Case reportAn unusual association of diffuse ... calculous cholecystitis: case presentation ... We...

Case reportAn unusual association of diffuse ... calculous cholecystitis: case presentation ... We report the case of a patient affected by chronic calculous cholecystitis with diffuse
Case reportAn unusual association of diffuse ... calculous cholecystitis: case presentation ... We report the case of a patient affected by chronic calculous cholecystitis with diffuse
Case reportAn unusual association of diffuse ... calculous cholecystitis: case presentation ... We report the case of a patient affected by chronic calculous cholecystitis with diffuse
Case reportAn unusual association of diffuse ... calculous cholecystitis: case presentation ... We report the case of a patient affected by chronic calculous cholecystitis with diffuse
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  • Di Carlo et al. BMC Gastroenterology 2010, 10:41http://www.biomedcentral.com/1471-230X/10/41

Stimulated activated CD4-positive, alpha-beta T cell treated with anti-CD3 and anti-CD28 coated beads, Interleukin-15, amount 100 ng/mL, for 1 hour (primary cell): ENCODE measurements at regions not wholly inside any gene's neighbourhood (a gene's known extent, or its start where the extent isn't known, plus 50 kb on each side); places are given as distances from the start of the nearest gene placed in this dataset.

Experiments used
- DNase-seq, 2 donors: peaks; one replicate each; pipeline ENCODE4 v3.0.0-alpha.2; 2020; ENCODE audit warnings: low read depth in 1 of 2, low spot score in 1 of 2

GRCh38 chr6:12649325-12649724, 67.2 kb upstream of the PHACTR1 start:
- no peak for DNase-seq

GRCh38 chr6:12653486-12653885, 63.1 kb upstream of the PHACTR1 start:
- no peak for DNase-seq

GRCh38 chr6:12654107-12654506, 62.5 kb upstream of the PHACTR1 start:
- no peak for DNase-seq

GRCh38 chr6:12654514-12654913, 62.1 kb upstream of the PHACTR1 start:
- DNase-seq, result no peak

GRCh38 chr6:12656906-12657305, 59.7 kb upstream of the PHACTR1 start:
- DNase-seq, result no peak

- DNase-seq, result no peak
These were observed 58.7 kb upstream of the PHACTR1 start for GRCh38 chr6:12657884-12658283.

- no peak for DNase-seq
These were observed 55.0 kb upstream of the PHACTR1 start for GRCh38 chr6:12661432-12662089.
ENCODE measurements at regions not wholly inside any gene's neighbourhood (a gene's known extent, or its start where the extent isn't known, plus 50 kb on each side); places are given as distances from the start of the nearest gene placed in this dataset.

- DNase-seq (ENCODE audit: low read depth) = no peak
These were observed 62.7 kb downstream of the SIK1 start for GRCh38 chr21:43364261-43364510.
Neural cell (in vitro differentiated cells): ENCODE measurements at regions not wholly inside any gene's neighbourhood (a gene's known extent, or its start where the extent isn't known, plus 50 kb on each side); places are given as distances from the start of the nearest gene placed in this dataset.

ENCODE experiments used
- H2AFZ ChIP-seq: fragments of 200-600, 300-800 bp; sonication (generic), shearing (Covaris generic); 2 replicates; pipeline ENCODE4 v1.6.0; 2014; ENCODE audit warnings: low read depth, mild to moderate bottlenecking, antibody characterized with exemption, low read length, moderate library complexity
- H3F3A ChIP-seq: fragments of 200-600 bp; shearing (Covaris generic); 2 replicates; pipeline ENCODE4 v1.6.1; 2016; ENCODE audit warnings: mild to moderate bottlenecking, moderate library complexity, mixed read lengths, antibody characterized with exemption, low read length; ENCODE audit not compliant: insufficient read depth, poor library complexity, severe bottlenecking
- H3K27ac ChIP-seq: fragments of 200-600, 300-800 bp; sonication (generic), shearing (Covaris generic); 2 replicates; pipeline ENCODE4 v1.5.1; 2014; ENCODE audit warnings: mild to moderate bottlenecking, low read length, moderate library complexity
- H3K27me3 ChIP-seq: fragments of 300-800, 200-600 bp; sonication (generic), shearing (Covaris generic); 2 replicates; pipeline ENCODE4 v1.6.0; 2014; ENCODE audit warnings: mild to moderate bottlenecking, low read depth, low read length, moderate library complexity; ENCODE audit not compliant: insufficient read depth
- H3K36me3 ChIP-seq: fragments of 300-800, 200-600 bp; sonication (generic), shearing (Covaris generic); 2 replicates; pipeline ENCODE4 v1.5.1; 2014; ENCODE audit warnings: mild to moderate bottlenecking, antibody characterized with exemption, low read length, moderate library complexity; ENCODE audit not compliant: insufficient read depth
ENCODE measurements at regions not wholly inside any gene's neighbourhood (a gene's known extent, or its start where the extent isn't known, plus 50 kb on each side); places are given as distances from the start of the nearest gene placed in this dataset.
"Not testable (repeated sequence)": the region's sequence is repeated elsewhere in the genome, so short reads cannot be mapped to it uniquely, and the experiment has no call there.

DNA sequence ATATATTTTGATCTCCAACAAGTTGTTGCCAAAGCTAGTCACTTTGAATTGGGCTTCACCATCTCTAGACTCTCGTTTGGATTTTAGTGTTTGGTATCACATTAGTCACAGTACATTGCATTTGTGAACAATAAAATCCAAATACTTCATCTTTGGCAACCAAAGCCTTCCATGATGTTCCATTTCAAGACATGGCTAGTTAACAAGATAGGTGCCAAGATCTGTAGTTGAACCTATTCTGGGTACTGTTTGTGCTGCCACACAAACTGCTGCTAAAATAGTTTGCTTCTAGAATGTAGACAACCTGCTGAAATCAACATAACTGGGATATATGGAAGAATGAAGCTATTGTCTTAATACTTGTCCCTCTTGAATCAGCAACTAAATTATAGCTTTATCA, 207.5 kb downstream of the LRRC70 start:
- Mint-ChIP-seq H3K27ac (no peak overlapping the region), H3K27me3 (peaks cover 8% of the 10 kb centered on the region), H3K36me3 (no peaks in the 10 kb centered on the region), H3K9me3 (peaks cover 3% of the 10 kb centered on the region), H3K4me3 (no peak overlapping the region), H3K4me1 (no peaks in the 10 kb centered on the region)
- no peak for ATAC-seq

Open AccessC A S E R E P O R T

    Case reportAn unusual association of diffuse adenomyomatosis with dysplastic adenoma in chronic calculous cholecystitis: case presentationIsidoro Di Carlo*1, Adriana Toro1, Elia Pulvirenti1, Monica Zisa1 and Antonio Galia2

    AbstractBackground: Gallbladder adenomyomatosis is an epithelial proliferation and hypertrophy of the muscularis mucosae of the gallbladder. Rokitansky-Aschoff sinuses are a characteristic of this condition. The segmental adenomyomatosis has a higher risk of developing into gallbladder carcinoma, especially in the fundal region of elderly patients.

    We report the case of a patient affected by chronic calculous cholecystitis with diffuse adenomyomatosis associatedwith dysplastic adenoma.